Tuesday, 6 June 2017

Voting rights are not automatic

Employees don’t have an automatic right to take time out of their working day to vote in the General Election.

That’s the warning from George Heron at Martin-Kaye Solicitors, in Telford, who said employees should ensure they make the most of the extended opening hours at local polling stations – from 7am to 10pm.

“With such long opening hours, it’s highly unlikely that staff will be unable to attend at some point during the day – so there really is no need for them to be disrupting their working hours.

“And even if they can’t fit in a trip to the polling station outside of work, options such as postal voting or voting by proxy mean an employee would be on shaky ground if they tried to claim their employer was depriving them of their voting rights just by asking them to do their job.”

Mr Heron said if an employee really was struggling to get to the polls, there was nothing to stop an employer coming to an agreement with their staff.

“You may decide to allow them to start their working day slightly later, or they could simply take unpaid time off while they cast their vote. As long as you are consistent, there should be no issues – but you must not allow one employee to take time off to vote and then block another.

“Employers should also be wary of imposing last-minute overtime on staff who may have planned to vote at the end of their shift.”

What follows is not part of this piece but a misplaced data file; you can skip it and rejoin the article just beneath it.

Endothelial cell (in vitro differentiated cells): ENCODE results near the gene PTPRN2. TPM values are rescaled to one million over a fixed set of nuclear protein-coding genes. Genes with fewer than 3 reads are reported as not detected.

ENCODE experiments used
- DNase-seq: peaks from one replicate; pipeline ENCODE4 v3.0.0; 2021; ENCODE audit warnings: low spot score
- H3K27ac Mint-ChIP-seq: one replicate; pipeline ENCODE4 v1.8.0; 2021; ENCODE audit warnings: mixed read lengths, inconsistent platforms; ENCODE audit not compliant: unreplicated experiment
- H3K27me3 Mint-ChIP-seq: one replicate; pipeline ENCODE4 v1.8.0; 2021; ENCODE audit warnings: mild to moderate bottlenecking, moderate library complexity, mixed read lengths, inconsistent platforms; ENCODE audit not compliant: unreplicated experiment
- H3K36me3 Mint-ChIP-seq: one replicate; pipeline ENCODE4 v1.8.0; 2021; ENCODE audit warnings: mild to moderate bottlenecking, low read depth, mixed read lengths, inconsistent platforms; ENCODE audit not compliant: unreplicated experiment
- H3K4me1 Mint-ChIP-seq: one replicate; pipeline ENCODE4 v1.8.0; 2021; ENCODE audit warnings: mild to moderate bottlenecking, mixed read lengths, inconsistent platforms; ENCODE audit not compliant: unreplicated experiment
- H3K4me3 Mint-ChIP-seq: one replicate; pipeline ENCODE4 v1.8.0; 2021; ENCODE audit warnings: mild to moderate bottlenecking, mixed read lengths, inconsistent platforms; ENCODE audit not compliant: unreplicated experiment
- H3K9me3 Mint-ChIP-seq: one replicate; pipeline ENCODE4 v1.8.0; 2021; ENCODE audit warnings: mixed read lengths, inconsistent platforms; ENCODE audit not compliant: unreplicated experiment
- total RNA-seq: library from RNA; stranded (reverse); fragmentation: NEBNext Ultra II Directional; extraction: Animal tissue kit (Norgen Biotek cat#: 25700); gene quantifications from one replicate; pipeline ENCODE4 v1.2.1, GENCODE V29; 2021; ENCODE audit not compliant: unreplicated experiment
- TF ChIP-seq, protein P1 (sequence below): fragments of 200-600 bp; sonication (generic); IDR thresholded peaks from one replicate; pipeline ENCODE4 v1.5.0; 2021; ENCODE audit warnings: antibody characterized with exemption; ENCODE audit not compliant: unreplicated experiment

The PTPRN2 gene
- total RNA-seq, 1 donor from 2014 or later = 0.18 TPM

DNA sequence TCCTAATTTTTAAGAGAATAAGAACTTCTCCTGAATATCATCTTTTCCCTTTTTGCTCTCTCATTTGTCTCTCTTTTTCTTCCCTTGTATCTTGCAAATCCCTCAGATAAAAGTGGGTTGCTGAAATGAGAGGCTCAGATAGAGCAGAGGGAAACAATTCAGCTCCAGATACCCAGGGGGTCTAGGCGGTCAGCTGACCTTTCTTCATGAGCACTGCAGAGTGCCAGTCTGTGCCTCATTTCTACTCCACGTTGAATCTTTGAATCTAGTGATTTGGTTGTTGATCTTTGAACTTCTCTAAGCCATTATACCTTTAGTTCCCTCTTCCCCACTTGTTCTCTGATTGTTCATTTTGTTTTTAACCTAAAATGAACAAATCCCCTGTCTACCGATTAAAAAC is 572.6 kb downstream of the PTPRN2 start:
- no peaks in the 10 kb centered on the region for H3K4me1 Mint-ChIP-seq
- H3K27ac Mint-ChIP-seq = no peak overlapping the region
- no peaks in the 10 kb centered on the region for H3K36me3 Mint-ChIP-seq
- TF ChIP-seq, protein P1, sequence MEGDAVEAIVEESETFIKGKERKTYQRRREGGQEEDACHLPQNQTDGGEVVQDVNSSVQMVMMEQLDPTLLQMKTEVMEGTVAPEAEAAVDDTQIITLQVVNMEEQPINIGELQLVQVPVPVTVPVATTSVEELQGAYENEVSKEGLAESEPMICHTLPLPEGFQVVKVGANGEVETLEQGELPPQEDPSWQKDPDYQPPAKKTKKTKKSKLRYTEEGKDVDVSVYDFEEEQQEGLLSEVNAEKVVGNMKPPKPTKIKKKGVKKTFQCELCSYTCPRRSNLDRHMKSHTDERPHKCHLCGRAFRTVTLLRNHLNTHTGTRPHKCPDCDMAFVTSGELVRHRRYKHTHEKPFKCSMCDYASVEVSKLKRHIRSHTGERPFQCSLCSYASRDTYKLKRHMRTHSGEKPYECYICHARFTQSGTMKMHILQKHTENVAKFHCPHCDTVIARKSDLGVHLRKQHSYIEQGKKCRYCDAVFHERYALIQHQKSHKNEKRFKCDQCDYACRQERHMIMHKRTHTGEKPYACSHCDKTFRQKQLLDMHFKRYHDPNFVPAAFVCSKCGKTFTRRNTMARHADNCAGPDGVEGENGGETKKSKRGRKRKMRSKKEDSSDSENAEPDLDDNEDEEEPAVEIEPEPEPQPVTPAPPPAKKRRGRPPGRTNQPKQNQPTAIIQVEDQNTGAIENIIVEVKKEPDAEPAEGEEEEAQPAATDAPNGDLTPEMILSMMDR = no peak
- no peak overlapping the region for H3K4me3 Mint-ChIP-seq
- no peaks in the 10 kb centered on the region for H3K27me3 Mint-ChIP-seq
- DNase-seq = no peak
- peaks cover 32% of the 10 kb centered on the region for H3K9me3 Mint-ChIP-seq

Mr Heron said though that where trade union elections were concerned, shop stewards and staff representatives had a right to reasonable time off for union duties and activities, but any such time off could be unpaid.

“It’s vital that employers are consistent with how they treat their staff on Election Day, but employees also have to take personal responsibility to ensure they find the time to exercise their democratic right.

“Businesses need to know they can continue to operate normally on the day, without worrying about their operation being short-staffed at crucial times.

“With a turnout of around 60% predicted, around six in ten staff from any one workplace will want to vote, so the polls are open for such a long time to make sure everyone has the opportunity to take part, no matter how busy their day is.”